Monday, December 10, 2007

Day 7 – Solo!

A new instructor on duty today – Colin McGrath. I tell him my story and explain where I think I’m getting stuck and why. It’s a beautiful day today, blue, clear and hot, but it’s also a Sunday and I worry a little that it will be a busy day for public air experience flights and I might not be able to garner enough flight time to get myself over the line. It’s the last day of my week and I have to leave the next day to head home to Australia. My main instructor to date, Gordon, tells me on Saturday that if I don’t solo today, he will come out early on Monday to give me a couple of flights. It’s a great offer, but I have already accepted that I don’t have to solo in a week. If my time on the course finishes and I haven’t soloed, then I’ll simply continue my training in Australia and elsewhere, having learnt so much at Taupo. I don’t want to pressure myself, because I figure that’s when mistakes might happen – aiming for an arbitrary target and being tempted to try to solo before I’m really ready. I’m not going to fall into that trap.

There’s a slight easterly crosswind today that builds through the day to about 5-10 knots – enough to have to really take into account in working out approach speed. After pulling out the tow plane and gliders, and giving them a thorough DI, we start flying about 11.00 am.

Soon enough, club members (including some private owners) arrive to fly or tinker with their aircraft and members of the public arrive for air experience flights. The old K13, Golf Sierra, is pulled out of the hangar and prepped, so we have three two-seaters flying, as well as two of the club’s single-seat PW5s. A private owner pulls out his gloriously restored K6 as well. After a couple of circuits with Colin, I’m then kept busy fuelling the tow plane, helping with air experience flights (mainly advising front seat passengers not to put their cameras between the control column and their lap, taking their thongs and making sure canopy and brakes are locked before waving them off), as well as recording flights, retrieving gliders when they land long, towing them back to takeoff location behind cars and lots of other chores.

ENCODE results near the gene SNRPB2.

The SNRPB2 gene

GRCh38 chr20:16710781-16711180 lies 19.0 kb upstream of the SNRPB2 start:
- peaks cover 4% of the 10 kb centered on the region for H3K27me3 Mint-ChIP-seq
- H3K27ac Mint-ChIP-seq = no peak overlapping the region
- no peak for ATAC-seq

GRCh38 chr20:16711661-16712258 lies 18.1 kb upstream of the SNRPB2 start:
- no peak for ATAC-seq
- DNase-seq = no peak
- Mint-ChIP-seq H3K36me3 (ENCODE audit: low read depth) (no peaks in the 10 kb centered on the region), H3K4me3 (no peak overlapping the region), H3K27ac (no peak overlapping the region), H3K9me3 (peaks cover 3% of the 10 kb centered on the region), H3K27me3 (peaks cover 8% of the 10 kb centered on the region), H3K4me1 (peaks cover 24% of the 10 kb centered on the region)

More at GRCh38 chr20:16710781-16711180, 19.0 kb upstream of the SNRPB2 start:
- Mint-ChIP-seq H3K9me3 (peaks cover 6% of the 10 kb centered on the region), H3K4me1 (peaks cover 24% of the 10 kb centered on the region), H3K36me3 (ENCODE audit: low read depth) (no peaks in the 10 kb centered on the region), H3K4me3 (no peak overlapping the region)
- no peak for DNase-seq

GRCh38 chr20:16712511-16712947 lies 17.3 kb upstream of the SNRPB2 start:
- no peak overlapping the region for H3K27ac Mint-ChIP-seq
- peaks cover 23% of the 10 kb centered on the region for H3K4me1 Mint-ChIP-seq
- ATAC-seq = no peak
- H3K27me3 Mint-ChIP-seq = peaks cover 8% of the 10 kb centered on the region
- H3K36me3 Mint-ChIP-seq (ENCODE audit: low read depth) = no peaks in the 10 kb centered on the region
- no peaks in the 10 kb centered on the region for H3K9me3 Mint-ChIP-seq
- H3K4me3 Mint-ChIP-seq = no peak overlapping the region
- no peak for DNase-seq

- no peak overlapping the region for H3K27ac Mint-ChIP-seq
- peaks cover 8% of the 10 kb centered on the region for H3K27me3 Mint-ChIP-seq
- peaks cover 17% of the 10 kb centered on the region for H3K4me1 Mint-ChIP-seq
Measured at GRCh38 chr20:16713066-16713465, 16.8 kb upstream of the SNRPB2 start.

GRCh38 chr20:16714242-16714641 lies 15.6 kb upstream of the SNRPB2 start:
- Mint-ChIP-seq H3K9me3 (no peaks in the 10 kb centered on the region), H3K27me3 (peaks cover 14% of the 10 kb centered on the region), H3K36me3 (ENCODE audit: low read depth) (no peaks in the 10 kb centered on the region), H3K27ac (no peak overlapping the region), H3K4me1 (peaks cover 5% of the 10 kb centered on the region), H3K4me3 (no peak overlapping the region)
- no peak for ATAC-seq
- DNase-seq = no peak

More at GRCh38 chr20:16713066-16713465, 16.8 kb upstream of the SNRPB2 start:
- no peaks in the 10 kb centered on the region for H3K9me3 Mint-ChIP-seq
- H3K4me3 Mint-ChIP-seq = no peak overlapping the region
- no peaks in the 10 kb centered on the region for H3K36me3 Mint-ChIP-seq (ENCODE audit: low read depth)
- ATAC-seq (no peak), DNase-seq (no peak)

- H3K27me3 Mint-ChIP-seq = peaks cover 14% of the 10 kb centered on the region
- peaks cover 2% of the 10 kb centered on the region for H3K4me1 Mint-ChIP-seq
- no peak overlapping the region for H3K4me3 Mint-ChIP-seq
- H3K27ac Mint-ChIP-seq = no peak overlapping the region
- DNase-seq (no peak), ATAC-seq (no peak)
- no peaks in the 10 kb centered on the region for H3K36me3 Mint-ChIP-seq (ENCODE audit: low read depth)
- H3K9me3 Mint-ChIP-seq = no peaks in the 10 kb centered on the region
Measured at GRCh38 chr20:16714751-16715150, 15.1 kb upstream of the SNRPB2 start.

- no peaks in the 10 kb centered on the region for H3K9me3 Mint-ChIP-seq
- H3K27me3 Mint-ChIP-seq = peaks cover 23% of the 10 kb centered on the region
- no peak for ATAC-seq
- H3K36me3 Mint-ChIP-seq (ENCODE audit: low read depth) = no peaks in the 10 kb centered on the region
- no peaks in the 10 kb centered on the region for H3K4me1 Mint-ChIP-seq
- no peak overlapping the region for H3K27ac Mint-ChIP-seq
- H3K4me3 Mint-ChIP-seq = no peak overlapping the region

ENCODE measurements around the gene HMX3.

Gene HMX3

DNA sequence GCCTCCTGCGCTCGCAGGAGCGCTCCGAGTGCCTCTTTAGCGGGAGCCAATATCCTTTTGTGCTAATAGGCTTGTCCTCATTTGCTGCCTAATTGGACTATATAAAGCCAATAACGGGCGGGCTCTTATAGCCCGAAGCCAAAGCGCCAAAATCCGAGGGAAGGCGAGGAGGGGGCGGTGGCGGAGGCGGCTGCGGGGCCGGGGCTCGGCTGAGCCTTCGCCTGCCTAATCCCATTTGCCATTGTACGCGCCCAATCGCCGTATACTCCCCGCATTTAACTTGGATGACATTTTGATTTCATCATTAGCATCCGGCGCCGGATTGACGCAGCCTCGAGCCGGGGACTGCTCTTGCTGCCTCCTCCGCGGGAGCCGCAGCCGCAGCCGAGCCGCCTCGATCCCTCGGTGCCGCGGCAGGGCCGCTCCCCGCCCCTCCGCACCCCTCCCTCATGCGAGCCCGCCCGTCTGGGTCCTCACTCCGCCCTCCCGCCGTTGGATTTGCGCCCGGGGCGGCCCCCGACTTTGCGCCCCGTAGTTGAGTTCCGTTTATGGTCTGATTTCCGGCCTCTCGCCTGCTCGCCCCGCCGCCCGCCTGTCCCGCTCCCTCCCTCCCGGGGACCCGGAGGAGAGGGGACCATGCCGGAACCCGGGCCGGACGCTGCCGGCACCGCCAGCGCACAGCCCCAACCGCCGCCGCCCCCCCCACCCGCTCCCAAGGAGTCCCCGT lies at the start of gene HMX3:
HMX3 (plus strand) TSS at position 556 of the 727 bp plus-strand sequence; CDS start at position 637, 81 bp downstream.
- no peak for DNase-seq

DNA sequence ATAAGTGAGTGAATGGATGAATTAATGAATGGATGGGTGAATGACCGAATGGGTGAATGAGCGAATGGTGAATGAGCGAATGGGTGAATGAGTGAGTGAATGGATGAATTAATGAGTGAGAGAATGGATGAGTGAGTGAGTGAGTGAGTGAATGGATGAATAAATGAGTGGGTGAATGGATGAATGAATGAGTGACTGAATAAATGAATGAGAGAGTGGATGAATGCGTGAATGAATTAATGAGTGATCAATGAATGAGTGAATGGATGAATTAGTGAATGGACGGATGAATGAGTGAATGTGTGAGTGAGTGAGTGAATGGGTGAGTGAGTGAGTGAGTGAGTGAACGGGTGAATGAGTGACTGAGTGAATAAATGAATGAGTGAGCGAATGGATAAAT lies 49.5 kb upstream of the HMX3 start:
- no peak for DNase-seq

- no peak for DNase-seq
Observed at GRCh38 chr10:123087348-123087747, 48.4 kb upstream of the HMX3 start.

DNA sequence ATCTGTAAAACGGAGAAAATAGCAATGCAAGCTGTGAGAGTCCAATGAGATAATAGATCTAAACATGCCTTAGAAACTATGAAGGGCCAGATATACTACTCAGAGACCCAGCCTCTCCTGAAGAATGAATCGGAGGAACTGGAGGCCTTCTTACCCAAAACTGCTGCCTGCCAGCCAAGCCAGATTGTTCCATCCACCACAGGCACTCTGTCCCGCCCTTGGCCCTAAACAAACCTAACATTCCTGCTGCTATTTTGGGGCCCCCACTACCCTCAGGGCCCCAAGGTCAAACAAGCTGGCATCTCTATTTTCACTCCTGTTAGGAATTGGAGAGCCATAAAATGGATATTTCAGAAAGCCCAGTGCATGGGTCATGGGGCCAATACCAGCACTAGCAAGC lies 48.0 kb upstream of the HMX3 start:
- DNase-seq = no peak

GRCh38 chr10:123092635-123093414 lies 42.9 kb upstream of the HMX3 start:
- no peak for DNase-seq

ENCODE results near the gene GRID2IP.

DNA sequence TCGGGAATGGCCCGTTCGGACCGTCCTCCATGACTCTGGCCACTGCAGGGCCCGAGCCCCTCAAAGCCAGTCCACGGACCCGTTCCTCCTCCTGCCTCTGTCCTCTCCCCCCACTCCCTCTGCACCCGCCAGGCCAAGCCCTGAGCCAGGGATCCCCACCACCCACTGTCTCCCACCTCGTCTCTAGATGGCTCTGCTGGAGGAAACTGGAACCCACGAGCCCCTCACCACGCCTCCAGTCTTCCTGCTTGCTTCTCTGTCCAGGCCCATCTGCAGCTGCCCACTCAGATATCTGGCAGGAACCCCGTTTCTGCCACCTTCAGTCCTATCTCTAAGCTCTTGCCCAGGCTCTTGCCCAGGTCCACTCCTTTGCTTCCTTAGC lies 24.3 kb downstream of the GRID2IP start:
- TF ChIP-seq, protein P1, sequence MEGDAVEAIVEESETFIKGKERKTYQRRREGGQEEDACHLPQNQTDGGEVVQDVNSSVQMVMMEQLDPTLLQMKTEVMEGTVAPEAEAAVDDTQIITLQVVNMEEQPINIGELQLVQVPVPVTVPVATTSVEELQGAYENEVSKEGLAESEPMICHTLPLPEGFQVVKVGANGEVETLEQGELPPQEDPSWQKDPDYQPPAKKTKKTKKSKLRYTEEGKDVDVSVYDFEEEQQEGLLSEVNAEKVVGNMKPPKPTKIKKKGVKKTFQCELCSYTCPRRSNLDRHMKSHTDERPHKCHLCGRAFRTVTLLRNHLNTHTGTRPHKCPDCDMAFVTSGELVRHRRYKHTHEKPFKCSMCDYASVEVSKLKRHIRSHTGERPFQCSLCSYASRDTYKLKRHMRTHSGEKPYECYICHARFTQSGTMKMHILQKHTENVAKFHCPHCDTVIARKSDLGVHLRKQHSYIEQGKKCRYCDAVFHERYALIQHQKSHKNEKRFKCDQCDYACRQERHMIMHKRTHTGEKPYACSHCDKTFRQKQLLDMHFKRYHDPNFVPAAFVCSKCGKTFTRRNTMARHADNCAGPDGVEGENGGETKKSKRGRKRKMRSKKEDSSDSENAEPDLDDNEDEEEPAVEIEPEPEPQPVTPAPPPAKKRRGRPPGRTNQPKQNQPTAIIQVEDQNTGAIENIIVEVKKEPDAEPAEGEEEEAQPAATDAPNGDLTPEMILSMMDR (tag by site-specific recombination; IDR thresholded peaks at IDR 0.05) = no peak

Not much flying time for me it seems and at one point after lunch, the tow plane’s rear tire blows after a landing. At that point I resign myself to the day’s flying being over, but a spare wheel is quickly fitted and we are back in business.

It’s a blue day, meaning no clouds to mark thermals and there’s not much consistent activity. A couple of clouds try to form over paddocks to the west, but they never really develop – too dry I guess. There are some thermals further west to be had from tows over 4,000 feet, but there’s as much sink around as lift. At one point in an air experience flight, Tom A found himself in sink of around 10 knots and thought he’d have to land out! However, he managed to find some lift and got back in business. He also took up a youngish guy who seemed keen for an aerobatics flight (he’d been given a gift voucher), but after his first loop discovered it didn’t suit him at all and wanted to come straight down!

There weren’t too many long flights being taken, there just wasn’t enough lift around. I had an interesting experience when waving off a flight, that taught me a lesson. I’d been careful and thorough in my waving off, making sure I had a good look around to spot approaching aircraft before giving the towplane the signals to take in slack and to go all-out. We were operating off runway two-two, which has a right-hand circuit. Gliders would do their downwind leg on the west side of the field. On this occasion, I had a good look around, gave the signal to take up slack, then all-out, ran the wing, and then noticed the privately-owned K6 on the end of a downwind leg on the east side of the field – doing a left-hand circuit instead of a right-hand one. There was no conflict with the glider taking off, but a couple of minutes later and he might have been on final. I make a mental note to always look more closely at all possible approaches.

Finally, late in the afternoon, when things had quietened down a bit, it’s my turn to fly again. This time, things come together nicely, though I had a nervous start when the crosswind cause a bit of weathercocking on landing. I’d been holding some rudder on final, but on the ground wasn’t quick enough to reverse it on the ground and we veered around a bit – no dramas, but a bit of a confidence shaker at first. The main complication is there’s a bit of sink on the downwind leg and I find myself having to turn to base earlier than normal. I talk Colin through my actions and tell him that because of the slight crosswind/headwind at 10 knots or so, I intend to land at 60 knots instead of the 55 knots normal for this aircraft in the still conditions.